Interpretive research is generally more descriptive or narrative in its findings. Rather than formulating a hypothesis and method for testing it, an interpretive researcher will develop approaches to explore the topic at hand that may involve lots of direct observation or interaction with subjects. This type of researcher also learns as he or she proceeds, sometimes adjusting the research methods or processes midway to optimize findings as they evolve.

Summary

Using the scientific method, a researcher conducts a study in five phases: asking a question, researching existing sources, formulating a hypothesis, conducting a study, and drawing conclusions. The scientific method is useful in that it provides a clear method of organizing a study. Some sociologists conduct research through an interpretive framework rather than employing the scientific method.

Scientific sociological studies often observe relationships between variables. Researchers study how one variable changes another. Prior to conducting a study, researchers are careful to apply operational definitions to their terms and to establish dependent and independent variables.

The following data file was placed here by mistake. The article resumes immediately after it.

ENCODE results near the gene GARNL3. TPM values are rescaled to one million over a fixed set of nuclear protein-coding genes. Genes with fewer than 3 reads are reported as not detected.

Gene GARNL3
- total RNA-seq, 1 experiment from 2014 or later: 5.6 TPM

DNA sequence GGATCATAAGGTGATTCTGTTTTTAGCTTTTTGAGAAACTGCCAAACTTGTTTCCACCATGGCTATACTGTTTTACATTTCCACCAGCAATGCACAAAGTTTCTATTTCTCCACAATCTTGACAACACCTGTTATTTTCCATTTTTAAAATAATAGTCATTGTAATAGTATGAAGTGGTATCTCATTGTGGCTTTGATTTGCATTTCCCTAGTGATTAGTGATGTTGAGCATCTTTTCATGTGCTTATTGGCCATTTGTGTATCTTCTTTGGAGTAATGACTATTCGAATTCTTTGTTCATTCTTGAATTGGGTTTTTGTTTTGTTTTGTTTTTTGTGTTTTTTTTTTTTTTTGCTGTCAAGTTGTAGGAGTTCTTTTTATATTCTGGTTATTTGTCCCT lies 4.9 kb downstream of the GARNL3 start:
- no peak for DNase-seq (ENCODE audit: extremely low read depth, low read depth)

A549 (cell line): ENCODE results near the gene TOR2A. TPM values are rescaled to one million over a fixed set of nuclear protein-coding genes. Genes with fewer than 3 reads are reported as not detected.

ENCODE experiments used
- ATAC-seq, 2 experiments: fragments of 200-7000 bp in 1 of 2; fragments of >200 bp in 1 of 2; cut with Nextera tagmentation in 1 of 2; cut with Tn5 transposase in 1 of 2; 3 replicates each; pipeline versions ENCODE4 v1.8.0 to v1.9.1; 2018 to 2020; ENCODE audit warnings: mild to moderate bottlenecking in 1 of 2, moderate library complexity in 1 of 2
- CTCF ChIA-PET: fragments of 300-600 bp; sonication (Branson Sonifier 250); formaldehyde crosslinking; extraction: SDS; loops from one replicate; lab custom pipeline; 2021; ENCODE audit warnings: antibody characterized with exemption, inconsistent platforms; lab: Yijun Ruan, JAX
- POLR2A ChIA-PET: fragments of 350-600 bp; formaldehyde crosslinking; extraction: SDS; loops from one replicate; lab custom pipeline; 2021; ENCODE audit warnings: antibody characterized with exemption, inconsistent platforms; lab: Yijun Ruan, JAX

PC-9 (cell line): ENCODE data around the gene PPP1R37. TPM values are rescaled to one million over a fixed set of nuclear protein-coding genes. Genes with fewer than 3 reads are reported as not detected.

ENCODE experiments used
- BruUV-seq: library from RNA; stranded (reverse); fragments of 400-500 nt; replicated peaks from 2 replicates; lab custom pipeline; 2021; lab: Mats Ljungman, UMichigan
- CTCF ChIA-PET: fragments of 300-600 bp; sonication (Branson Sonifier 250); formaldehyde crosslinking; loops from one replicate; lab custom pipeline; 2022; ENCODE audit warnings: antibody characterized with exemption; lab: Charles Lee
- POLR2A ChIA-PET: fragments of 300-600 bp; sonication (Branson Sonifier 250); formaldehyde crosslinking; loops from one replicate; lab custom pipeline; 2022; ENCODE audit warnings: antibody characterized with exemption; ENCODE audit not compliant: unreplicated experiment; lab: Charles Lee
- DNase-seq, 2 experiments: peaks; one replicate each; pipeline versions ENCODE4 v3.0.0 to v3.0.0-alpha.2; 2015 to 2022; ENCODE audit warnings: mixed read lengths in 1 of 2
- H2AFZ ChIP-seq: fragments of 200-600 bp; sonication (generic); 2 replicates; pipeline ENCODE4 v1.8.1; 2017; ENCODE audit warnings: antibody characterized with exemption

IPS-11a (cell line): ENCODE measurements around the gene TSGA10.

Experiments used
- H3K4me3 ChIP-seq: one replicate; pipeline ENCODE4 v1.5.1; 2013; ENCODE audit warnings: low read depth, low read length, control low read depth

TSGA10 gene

Short answer

Write down the first three steps of the scientific method. Think of a broad topic that you are interested in and which would make a good sociological study—for example, ethnic diversity in a college, homecoming rituals, athletic scholarships, or teen driving. Now, take that topic through the first steps of the process. For each step, write a few sentences or a paragraph: 1) Ask a question about the topic. 2) Do some research and write down the titles of some articles or books you’d want to read about the topic. 3) Formulate a hypothesis.

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Further research

For a historical perspective on the scientific method in sociology, read “The Elements of Scientific Method in Sociology” by F. Stuart Chapin (1914) in the American Journal of Sociology : (External Link)

References

Berger, Peter L. 1963. Invitation to Sociology: A Humanistic Perspective . New York: Anchor Books.

Merton, Robert. 1968 [1949]. Social Theory and Social Structure . New York: Free Press.

“Scientific Method Lab,” the University of Utah, http://aspire.cosmic-ray.org/labs/scientific_method/sci_method_main.html

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Source:  OpenStax, Introduction to sociology. OpenStax CNX. Jun 12, 2012 Download for free at https://legacy.cnx.org/content/col11407/1.7